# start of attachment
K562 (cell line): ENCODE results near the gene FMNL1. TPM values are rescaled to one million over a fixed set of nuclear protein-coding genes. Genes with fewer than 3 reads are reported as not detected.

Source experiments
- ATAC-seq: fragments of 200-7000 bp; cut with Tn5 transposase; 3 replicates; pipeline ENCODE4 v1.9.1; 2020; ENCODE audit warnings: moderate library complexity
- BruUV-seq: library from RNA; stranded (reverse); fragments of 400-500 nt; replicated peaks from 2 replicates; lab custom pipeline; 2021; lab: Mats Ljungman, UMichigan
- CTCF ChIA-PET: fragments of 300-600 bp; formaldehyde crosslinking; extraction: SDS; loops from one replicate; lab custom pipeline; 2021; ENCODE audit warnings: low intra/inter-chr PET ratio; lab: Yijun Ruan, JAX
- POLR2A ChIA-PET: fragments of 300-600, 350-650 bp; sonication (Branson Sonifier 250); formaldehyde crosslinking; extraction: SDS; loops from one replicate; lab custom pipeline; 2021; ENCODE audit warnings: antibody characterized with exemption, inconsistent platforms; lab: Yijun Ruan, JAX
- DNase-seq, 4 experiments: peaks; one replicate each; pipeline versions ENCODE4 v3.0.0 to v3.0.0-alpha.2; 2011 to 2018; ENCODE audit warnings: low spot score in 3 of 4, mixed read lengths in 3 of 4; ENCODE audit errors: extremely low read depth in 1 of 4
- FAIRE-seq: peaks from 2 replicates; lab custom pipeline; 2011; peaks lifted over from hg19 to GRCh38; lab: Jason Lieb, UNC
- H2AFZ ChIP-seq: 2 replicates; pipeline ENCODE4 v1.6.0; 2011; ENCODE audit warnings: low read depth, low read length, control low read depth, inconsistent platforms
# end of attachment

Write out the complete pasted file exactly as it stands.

K562 (cell line): ENCODE results near the gene FMNL1. TPM values are rescaled to one million over a fixed set of nuclear protein-coding genes. Genes with fewer than 3 reads are reported as not detected.

Source experiments
- ATAC-seq: fragments of 200-7000 bp; cut with Tn5 transposase; 3 replicates; pipeline ENCODE4 v1.9.1; 2020; ENCODE audit warnings: moderate library complexity
- BruUV-seq: library from RNA; stranded (reverse); fragments of 400-500 nt; replicated peaks from 2 replicates; lab custom pipeline; 2021; lab: Mats Ljungman, UMichigan
- CTCF ChIA-PET: fragments of 300-600 bp; formaldehyde crosslinking; extraction: SDS; loops from one replicate; lab custom pipeline; 2021; ENCODE audit warnings: low intra/inter-chr PET ratio; lab: Yijun Ruan, JAX
- POLR2A ChIA-PET: fragments of 300-600, 350-650 bp; sonication (Branson Sonifier 250); formaldehyde crosslinking; extraction: SDS; loops from one replicate; lab custom pipeline; 2021; ENCODE audit warnings: antibody characterized with exemption, inconsistent platforms; lab: Yijun Ruan, JAX
- DNase-seq, 4 experiments: peaks; one replicate each; pipeline versions ENCODE4 v3.0.0 to v3.0.0-alpha.2; 2011 to 2018; ENCODE audit warnings: low spot score in 3 of 4, mixed read lengths in 3 of 4; ENCODE audit errors: extremely low read depth in 1 of 4
- FAIRE-seq: peaks from 2 replicates; lab custom pipeline; 2011; peaks lifted over from hg19 to GRCh38; lab: Jason Lieb, UNC
- H2AFZ ChIP-seq: 2 replicates; pipeline ENCODE4 v1.6.0; 2011; ENCODE audit warnings: low read depth, low read length, control low read depth, inconsistent platforms